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Boston Doctors Give Ukrainian Orphan A Second Chance

BOSTON (CBS) - A young boy from the Ukraine, abused, malnourished and burned over 30% of his body is now in the saving hands of the doctors and nurses at Boston's Shriners Hospital for Children.While it's a disturbing story, it's also one of courage and dedication.

Ihor Lakatosh
Ihor Lakatosh with doctors at Boston's Shriners Hospital for Children.

You wouldn't know it if you saw him, but Ihor Lakatosh is nine years old. He weighs only about 30 pounds. When he came to Shriners a month ago he couldn't even walk. "He was completely debilitated," says Dr. Gennadiy Fuzaylov, an anesthesiologist at Shriners. Ihor's past is mostly mystery. We do know that about five years ago he suffered terrible burns and then he was abused, neglected and abandoned by his parents in the Ukraine, eventually living in an orphanage.

"He is extremely malnourished and has never received any medical care," says Dr. Fuzaylov. That is until Fuzaylov and Dr. Dan Driscoll, a plastic surgeon at the hospital, got him to Shriners through their non-profit Doctors Collaborating to Help Children. "When you have a 3rd degree burn it heals by contraction, meaning, it pulls in," says Dr. Driscoll.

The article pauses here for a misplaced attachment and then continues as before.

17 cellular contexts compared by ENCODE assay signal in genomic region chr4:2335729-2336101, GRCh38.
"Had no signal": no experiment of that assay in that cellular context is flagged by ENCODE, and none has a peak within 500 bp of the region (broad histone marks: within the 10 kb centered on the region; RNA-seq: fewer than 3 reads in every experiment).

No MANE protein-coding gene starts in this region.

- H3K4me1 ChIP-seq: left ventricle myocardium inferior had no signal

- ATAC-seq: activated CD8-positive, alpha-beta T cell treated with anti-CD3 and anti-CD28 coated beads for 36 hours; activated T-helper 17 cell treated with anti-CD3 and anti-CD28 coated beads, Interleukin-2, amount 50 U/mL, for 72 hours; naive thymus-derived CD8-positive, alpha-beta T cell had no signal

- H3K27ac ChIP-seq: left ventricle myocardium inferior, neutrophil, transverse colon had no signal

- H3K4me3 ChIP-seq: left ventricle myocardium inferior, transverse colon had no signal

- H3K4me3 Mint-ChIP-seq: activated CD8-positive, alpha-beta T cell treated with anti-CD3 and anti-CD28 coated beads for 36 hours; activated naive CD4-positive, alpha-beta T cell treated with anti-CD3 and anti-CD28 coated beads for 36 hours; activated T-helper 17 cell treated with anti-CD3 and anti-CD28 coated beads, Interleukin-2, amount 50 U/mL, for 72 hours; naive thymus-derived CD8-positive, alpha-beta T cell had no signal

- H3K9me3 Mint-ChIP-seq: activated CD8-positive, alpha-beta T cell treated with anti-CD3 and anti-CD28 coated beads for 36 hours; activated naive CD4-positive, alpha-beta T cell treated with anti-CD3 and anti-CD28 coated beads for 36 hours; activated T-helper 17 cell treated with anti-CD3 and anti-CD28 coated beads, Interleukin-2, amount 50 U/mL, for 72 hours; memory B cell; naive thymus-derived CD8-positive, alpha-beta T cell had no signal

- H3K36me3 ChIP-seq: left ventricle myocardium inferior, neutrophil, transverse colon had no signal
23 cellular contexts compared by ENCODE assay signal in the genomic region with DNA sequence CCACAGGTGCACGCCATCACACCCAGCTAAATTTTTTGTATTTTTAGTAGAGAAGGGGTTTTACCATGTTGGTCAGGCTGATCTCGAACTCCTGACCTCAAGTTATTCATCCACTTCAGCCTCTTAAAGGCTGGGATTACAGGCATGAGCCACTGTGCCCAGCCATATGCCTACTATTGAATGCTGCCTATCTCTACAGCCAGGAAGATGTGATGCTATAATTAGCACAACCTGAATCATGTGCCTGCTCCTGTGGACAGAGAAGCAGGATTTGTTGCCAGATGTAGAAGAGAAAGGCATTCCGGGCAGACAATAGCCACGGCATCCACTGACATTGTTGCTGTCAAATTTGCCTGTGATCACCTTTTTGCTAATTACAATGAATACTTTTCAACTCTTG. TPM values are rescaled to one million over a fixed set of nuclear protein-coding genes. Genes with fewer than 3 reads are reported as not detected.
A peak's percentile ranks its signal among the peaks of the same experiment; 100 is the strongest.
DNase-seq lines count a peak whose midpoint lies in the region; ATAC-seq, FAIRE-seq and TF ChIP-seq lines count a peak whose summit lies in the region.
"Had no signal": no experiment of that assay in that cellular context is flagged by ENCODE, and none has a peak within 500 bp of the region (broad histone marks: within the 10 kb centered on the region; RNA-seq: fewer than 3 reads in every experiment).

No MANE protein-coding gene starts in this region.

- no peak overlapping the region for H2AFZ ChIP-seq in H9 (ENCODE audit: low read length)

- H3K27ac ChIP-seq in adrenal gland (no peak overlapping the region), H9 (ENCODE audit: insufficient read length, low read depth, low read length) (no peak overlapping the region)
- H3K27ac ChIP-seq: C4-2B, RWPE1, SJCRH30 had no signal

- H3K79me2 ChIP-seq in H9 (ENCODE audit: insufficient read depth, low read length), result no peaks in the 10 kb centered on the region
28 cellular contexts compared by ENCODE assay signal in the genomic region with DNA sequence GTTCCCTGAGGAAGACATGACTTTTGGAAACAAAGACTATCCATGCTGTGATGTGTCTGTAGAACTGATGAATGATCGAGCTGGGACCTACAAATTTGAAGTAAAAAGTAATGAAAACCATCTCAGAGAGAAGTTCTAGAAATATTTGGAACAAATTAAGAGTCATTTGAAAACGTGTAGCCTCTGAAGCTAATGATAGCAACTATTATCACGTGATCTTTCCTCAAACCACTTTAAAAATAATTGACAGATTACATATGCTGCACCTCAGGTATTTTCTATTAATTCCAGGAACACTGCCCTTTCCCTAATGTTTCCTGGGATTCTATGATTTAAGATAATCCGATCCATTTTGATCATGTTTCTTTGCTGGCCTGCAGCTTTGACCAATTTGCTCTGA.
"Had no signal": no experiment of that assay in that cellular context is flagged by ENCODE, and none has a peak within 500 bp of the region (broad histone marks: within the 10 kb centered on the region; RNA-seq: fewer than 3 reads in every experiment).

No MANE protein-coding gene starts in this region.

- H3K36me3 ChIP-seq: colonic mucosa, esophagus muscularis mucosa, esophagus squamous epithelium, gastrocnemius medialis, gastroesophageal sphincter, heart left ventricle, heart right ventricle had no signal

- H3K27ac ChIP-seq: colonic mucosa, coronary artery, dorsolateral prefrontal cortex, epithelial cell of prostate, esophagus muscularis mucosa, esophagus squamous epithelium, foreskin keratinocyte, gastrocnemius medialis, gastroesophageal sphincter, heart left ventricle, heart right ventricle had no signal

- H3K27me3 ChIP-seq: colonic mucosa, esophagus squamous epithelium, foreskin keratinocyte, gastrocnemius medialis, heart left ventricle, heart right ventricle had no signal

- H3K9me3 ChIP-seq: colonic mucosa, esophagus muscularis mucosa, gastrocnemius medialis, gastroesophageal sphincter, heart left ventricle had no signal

Ihor's left arm and hand were fused to his torso, and he could barely move his right arm or left leg. "This is how the body has healed. And it has made it so he can't move three out of his four extremities," says Driscoll. But after four surgeries at Shriners, his arms and leg have been released and extensive skin grafts are healing. "We're hoping we can have him start standing and even walking within the next month or two," says Dr. Driscoll.

It's been a painful journey with a long way to go. As nurses change dressings and a music therapist strums a calming song, little Ihor fusses only a little. "He has a good spirit. You can see he's not complaining," says Dr. Fuzaylov.

And his past doesn't seem to have stopped him either. "Some kids, when they get neglected they become angry. His reaction to neglect is just the opposite. He's very social, he's very playful, he's very cooperative, he likes attention. He's a sweetheart. I sometimes could not understand him, but his eyes talk more than his words," says Dr. Fuzaylov.

"I think his prognosis is excellent. You go through a dozen years of training or more and you get the opportunity once in a while to really make a tremendous difference in a child's life. And this is one of those times," says Dr. Driscoll.

The long term is still cloudy for the little boy. Several families here have offered to adopt him, but there are a lot of hurdles before that can happen. The Ukrainian community in Boston has also been very supportive. And, if you're wondering, all the care at Shriners is free.

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